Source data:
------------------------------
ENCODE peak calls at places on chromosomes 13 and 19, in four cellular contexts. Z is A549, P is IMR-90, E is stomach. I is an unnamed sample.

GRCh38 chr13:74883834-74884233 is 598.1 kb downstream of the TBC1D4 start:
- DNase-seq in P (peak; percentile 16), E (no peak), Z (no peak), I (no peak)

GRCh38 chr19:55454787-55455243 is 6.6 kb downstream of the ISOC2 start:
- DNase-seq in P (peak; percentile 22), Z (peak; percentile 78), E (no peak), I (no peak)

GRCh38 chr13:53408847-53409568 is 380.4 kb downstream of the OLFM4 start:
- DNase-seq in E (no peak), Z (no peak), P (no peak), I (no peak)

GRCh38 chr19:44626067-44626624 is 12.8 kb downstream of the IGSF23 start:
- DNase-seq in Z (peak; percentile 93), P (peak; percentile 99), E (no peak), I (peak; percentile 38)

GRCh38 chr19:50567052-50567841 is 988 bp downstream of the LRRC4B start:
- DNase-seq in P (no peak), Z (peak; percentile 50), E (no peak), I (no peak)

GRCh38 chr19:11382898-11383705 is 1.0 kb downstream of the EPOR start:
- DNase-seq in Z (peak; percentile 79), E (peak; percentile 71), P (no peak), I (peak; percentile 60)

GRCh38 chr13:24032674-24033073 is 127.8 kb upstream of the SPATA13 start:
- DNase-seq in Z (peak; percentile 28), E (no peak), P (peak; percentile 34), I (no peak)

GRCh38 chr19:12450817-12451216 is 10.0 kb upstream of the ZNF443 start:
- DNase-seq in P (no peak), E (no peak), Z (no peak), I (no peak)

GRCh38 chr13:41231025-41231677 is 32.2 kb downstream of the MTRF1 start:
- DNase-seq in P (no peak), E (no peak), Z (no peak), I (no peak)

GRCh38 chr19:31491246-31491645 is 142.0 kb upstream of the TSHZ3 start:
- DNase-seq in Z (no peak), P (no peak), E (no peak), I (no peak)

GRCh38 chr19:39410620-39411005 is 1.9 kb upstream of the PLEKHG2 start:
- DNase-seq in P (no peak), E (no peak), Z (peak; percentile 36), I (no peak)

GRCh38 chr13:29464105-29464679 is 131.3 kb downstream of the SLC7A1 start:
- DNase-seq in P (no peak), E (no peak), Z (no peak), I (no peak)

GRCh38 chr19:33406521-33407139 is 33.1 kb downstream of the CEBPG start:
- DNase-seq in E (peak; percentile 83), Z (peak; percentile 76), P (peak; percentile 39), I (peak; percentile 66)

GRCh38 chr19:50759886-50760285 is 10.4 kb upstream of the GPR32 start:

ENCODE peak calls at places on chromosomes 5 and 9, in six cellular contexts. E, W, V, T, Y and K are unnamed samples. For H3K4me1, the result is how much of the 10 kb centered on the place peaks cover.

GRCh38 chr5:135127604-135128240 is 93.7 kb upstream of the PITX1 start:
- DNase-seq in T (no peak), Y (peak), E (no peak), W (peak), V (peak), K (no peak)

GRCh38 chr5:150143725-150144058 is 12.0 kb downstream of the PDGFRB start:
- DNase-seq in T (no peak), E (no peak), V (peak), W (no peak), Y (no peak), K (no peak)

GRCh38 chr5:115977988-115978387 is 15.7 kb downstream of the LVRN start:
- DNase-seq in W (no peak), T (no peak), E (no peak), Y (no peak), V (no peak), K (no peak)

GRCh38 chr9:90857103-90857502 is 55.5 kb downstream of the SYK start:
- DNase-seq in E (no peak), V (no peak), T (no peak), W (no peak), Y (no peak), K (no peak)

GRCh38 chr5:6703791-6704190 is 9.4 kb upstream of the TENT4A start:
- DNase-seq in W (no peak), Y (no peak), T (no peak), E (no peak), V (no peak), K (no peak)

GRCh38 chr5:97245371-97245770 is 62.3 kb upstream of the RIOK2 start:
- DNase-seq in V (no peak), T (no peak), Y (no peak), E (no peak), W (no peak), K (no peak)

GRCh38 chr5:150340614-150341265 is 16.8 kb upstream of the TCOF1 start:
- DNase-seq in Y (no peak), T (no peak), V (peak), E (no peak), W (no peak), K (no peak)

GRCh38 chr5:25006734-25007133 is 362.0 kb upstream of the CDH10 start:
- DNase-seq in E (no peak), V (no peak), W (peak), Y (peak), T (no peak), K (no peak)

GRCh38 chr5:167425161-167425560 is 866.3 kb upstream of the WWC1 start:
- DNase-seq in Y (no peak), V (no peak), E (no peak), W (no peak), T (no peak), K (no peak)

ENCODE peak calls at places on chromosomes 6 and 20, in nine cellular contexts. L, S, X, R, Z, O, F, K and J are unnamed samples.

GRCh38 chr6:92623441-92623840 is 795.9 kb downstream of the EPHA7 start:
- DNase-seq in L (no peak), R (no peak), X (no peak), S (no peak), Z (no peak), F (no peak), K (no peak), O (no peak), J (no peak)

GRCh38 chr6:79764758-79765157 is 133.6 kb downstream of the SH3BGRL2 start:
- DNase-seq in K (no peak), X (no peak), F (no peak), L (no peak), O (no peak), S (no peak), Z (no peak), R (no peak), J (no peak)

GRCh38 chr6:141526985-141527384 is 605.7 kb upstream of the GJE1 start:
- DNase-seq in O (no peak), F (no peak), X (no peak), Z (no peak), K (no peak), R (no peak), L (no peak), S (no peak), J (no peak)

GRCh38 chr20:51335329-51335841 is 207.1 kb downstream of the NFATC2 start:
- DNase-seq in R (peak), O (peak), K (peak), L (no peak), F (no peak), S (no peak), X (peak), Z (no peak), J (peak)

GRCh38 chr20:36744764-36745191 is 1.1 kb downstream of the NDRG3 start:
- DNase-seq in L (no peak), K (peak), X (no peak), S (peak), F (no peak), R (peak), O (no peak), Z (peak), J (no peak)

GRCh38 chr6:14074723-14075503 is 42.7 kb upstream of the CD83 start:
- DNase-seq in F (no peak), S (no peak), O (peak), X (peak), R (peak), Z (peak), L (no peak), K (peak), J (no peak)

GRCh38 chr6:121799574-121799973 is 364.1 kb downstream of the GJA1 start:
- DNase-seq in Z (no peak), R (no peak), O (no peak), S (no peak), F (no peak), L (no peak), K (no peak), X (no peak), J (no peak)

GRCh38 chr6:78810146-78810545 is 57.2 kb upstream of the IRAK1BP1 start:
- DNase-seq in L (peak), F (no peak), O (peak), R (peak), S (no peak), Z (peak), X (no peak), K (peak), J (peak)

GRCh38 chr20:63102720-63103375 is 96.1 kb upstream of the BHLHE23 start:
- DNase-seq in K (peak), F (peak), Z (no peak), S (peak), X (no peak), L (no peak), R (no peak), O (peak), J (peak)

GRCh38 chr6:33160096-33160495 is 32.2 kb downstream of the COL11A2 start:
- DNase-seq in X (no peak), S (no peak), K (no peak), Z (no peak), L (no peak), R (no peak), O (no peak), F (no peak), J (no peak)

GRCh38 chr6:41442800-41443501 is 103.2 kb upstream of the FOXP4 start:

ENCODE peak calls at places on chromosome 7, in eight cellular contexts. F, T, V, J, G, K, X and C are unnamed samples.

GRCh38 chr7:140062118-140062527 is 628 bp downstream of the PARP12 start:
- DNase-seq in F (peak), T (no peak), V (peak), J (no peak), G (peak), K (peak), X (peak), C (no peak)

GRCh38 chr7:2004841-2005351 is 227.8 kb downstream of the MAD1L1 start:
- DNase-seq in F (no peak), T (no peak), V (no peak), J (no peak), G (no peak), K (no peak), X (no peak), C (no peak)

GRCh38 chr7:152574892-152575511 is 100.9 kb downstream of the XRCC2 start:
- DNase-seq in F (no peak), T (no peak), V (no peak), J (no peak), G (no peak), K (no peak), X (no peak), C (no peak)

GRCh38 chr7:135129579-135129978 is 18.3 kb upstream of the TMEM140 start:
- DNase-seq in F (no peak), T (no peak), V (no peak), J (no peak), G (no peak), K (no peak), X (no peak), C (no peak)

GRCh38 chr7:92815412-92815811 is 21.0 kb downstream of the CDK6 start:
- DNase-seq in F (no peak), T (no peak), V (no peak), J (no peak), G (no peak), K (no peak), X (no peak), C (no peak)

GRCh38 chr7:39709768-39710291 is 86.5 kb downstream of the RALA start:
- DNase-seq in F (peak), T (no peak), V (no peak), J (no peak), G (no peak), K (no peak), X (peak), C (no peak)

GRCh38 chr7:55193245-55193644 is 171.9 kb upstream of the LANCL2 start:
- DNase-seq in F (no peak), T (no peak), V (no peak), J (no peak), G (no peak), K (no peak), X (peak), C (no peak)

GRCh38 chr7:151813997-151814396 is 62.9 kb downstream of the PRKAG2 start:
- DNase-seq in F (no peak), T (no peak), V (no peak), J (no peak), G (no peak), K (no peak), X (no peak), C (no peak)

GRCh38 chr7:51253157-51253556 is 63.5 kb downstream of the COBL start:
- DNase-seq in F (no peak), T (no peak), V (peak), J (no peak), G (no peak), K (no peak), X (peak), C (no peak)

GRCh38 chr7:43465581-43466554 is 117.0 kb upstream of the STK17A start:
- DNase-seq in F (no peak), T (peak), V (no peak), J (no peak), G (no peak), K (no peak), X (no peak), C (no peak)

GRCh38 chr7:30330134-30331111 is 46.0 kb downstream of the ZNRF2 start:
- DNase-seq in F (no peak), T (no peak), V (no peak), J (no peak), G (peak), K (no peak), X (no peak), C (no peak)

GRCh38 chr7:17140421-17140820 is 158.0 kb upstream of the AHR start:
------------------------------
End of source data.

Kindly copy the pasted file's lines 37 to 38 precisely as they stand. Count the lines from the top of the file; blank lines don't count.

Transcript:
- DNase-seq in E (no peak), V (no peak), T (no peak), W (no peak), Y (no peak), K (no peak)

GRCh38 chr5:6703791-6704190 is 9.4 kb upstream of the TENT4A start: